Copper Canyon (Spanish: Barranca del Cobre) is a canyon system in Mexico.

Mexico’s Copper Canyon is a UNESCO World Heritage Site. Though the area would be Mexico’s star national park, it thus far has no official status as a park as efforts to make it so have been hampered by disagreements between loggers and the native Raramuri.

The area surrounding Copper Canyon Mexico is rich in biodiversity and cultural history and is the site of a growing tourist infrastructure. The town of Creel is probably the most popular gateway to the canyonlands. But the town of Hidalgo de Parall to the south of Chihuahua City is a good alternative and is useful for exploring the largely overlooked Sinforosa Canyon.

Where is Copper Canyon?

Copper Canyon (Spanish: Barranca del Cobre) is a canyon system in the middle of the legendary Sierra Madre Mountains in the Sierra Tarahumara, in the southwestern part of the state of Chihuahua in Mexico. Chihuahua is located in the north western part of Mexico.

Los Mochis is the closest major city to Copper Canyon. The local airport in Los Mochis has a number of scheduled flights from domestic locations around Mexico, including Mexico City.

Which is Bigger Grand Canyon or Copper Canyon?

The system of canyons at Copper Canyon is larger and deeper than the Grand Canyon in the neighboring United States, although the Grand Canyon is larger overall than any of the individual canyons of the Copper Canyon system.

The combined length of the ravines makes Mexico’s Copper Canyon is an impressive four times larger than the Grand Canyon. In some places, the Copper Canyon in Mexico is over 1 mile deep (1.6km), which is deeper than the Grand Canyon.

Things to Do in Copper Canyon

Within the Copper Canyon system lies the towns of Batopilas and Urique. Life moves slower in these towns, and it can be hard to imagine you are in the same country that counts Mexico City, Acapulco, and Cancun among its attractions. Shops and restaurants tend to be simple affairs that open late and close early. That does not prevent them from being very charming and the small towns in the canyons are great places to slow down and unwind. There are historic Catholic churches often run by Jesuit missionaries from other parts of the Latin World.

But the real attraction of the canyonlands is the natural splendor of the area. There are numerous waterfalls and hot springs hidden away in the backcountry. These are reached by hiking, horseback, or guided treks with burros. Camping out under the stars is wonderful on the countless sandbars that line the area rivers. The area does see other travelers and tourists but is hardly overrun. Rather, the small towns seem to have the right balance; enough other visitors so you can meet hiking partners and put together expeditions. But not so many that getting away from all traces of civilization is anywhere near difficult.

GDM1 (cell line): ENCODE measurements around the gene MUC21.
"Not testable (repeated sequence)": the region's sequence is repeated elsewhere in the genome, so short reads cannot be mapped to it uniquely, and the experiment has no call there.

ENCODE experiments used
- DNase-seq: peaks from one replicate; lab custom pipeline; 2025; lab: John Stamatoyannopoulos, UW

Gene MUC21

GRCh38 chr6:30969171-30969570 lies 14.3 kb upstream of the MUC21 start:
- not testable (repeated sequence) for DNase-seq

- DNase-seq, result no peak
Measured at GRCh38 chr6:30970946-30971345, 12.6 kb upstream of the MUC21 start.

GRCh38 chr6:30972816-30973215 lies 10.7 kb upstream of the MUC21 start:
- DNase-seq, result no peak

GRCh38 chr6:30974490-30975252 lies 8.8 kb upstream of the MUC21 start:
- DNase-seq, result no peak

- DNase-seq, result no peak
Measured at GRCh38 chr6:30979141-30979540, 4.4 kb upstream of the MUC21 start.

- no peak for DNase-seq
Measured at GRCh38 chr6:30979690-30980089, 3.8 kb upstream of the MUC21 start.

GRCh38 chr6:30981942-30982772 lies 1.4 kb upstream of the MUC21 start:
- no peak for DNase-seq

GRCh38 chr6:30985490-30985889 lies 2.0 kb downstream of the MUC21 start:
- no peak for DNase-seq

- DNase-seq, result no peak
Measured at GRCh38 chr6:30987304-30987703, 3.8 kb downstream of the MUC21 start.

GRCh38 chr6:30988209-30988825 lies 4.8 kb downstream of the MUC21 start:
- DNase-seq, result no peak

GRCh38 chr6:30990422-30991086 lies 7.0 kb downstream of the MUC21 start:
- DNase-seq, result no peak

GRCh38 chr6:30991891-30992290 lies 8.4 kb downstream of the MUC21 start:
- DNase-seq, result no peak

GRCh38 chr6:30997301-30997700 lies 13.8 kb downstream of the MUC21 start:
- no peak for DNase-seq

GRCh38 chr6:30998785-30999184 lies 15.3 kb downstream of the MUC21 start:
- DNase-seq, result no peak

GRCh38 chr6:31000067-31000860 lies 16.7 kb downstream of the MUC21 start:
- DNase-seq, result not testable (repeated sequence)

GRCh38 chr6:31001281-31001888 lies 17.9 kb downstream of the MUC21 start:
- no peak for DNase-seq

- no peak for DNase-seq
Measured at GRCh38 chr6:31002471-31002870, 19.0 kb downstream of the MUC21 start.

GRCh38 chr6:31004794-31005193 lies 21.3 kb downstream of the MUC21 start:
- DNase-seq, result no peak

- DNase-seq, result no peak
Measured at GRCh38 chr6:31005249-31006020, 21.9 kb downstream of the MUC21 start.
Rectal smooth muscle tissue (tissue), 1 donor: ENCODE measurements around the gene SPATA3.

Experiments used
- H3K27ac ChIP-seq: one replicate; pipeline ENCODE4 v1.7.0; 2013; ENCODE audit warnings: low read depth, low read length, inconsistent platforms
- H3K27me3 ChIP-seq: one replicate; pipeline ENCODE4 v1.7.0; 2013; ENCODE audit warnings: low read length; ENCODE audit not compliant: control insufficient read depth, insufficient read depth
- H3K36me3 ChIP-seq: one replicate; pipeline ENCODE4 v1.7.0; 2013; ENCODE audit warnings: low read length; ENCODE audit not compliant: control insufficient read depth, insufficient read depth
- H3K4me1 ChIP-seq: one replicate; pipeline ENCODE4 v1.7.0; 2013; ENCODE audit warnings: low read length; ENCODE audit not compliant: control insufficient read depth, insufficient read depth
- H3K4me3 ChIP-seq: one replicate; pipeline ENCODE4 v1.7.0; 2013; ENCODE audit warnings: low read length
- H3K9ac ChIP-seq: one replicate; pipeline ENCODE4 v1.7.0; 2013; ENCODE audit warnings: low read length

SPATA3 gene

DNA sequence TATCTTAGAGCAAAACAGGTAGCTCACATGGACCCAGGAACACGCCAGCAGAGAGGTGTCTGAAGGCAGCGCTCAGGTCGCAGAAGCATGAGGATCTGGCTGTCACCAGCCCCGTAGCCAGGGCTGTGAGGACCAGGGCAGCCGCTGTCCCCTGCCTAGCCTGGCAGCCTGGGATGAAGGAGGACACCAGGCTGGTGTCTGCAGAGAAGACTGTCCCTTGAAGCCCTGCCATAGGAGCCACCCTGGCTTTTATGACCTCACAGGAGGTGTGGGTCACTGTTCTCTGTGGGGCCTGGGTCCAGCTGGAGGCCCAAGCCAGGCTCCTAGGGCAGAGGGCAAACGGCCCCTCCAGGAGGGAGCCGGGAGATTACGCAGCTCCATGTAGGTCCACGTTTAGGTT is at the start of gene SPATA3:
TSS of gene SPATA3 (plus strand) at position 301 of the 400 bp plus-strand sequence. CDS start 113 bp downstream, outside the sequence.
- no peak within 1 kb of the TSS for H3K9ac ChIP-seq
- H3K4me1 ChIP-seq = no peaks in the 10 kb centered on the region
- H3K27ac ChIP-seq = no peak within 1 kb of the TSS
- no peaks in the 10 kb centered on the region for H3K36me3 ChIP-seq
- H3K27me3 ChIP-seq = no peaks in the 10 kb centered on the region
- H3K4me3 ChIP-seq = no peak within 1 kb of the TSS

There are numerous hot springs in the area. The most developed and well known are the Recohuata (Recowata) Hot springs near Creel which have been channeled into a series of concrete pools. The area is clean and well maintained and while developed it has a very nice rustic charm that blends well with the natural beauty of the area. Lesser known and undeveloped are the Basirecota Hot Springs down the canyon from the Cusarare area. These springs are much hotter than the ones at Recohuata. Farthest off the beaten path and probably nicest of all are the Owerabo hot springs deep within the Barranca del Cobre (Copper Canyon). These are undeveloped and form natural pools; they also mix with a waterfall that plunges down into the area from the cliffs above.

Mountain bikes, ATVs and four-wheel drive trucks can be rented in downtown Creel to explore the outlying area. Unlike most other parts of the Copper Canyon area, unguided day trips are possible out of Creel. Daytrip destinations include the Valley of the Monks, and the Valley of the Frogs.

There is literally a maze of Raramuri trails running through the area. They run in all different directions, are unsigned and seem to have no concept of grade or steepness. Hiring a guide is a good idea. Someday perhaps an ambitious volunteer will try to make some kind of signage and map system for all the trails. Right now, well, it’s an adventure.

Unique facts about Copper Canyon Mexico

  1. Copper Canyon is nearly 30 million years old.
  2. The entire length of the Copper Canyon is 445,8km long.
  3. The Copper Canyons were formed by six rivers that drain the western side of the Sierra Tarahumara (a part of the Sierra Madre Occidental).
  4. The name Copper Canyon comes from the reddish, copper-like color of the canyon walls.
  5. Mexico’s Copper Canyon is home to the Tarahumara people, or Rarámuri as they’re known in their own language.
  6. The Copper Canyon railway track stretches from Chihuahua to Los Mochis on the Pacific coast and consists of 37 bridges and 86 tunnels.
  7. The best way to see Mexico’s Copper Canyon is on the Copper Canyon train.

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  • Jenna Finch